The reaction of Russians to the war in Ukraine shows how far Russians have yet to travel before they complete the formation of a nation and thus a nation state. Had they been further along, they would not have backed this project and, more than that, they would have opposed repression directed against themselves.

            For people who remain imperialists, domestic victims of repressions are simply “bricks in the pyramid of the greatness of the state,” but for those who have become national, those victims remain victims, Ikhlov continues.  That explains the divide in Russia over Stalin, with imperialists celebrating him and true nationalists seeing him as a destroyer of the nation.

            But as long as Russia remains in a medieval state, the confusion between state and nation will exist, he says; and the medieval situation “is coming to an end, and can be prolonged only by a new catastrophic breakthrough toward the archaic, something that would transform the entire country into ‘a Donbas.’”

            “This means,” he says, “the imperial period is coming to an end as is the chance for establishing a new despotic government.” But that “does not exclude a period of revolutionary dictatorship” as long as that will “be sanctioned by a mass movement,” something that is not now in evidence.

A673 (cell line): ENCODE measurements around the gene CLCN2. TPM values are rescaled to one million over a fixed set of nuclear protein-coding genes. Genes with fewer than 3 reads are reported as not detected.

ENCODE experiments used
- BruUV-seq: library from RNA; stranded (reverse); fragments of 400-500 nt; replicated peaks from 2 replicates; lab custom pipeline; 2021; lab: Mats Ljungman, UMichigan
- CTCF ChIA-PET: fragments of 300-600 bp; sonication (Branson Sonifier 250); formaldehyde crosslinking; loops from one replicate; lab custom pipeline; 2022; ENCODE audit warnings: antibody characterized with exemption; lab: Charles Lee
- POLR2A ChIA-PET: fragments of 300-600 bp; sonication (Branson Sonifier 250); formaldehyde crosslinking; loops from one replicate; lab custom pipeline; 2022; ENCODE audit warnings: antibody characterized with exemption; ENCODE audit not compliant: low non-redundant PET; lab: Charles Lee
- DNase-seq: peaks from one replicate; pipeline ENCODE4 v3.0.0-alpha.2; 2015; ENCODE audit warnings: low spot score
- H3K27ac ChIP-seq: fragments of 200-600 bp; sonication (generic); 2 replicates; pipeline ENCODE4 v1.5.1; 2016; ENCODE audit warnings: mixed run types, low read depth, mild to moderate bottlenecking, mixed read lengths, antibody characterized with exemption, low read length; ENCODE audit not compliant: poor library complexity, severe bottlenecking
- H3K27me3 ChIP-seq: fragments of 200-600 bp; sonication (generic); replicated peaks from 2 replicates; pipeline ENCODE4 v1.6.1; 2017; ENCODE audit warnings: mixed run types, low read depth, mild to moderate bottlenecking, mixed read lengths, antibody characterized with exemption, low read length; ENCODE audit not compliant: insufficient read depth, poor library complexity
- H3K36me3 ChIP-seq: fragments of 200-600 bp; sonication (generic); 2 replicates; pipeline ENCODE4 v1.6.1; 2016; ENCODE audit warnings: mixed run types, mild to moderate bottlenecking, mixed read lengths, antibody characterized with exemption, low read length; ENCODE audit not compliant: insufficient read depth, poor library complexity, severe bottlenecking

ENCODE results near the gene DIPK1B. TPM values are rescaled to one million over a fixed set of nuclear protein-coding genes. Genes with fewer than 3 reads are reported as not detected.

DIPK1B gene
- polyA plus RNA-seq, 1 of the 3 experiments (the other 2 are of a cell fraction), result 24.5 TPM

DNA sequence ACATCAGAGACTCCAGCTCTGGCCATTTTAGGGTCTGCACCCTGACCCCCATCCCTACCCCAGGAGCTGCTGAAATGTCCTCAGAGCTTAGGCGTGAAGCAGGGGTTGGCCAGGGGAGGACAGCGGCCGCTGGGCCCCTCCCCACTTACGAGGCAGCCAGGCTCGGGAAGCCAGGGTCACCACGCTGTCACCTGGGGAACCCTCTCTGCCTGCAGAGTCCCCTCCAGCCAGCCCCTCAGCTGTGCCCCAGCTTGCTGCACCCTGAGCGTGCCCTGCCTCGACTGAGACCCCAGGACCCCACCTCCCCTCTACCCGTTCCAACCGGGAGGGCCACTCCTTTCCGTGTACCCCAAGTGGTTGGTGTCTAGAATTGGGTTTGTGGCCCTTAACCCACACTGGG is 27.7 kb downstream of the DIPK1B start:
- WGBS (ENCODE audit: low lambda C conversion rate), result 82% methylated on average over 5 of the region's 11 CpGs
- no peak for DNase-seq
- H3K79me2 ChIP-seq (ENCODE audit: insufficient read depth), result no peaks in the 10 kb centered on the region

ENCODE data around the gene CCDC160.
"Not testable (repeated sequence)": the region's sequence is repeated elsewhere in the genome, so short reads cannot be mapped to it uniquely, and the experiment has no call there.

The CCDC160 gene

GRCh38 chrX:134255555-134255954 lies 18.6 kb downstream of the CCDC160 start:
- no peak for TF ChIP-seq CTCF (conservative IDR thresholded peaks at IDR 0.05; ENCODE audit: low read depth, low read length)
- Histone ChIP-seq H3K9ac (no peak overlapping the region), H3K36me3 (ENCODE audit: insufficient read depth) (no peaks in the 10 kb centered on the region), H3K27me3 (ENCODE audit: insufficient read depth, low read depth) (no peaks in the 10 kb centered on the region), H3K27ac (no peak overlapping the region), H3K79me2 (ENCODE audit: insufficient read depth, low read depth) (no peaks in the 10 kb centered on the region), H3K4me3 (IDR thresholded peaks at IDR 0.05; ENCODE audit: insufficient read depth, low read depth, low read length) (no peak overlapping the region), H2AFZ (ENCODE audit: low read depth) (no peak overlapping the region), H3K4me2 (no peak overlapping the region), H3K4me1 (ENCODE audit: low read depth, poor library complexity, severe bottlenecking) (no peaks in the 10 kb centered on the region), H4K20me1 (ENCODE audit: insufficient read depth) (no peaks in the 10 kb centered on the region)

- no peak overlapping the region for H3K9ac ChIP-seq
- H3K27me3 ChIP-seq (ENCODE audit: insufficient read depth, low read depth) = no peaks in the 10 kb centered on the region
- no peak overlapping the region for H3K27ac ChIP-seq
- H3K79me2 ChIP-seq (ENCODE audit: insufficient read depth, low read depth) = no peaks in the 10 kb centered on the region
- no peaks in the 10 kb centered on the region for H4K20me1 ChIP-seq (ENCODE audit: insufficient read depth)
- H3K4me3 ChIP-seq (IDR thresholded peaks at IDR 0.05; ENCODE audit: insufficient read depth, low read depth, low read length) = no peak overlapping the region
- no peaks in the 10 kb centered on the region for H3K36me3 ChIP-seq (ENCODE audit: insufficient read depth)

“Russian society does not want either a new messianic utopic or a mobilization for power,” he says, noting that no one now talks about the Izborsky Club’s call for both.  And then he concludes with the following argument about the current popularity Stalin is enjoying in Russia.

            According to Ikhlov, that “already is not nostalgia for power but the psychological basis for Navalny’s promises ‘to punish everyone.’” The Russian people who are not yet a nation are dreaming about taking revenge, a matter of justice in their eyes, rather than about restoring either his system or his empire.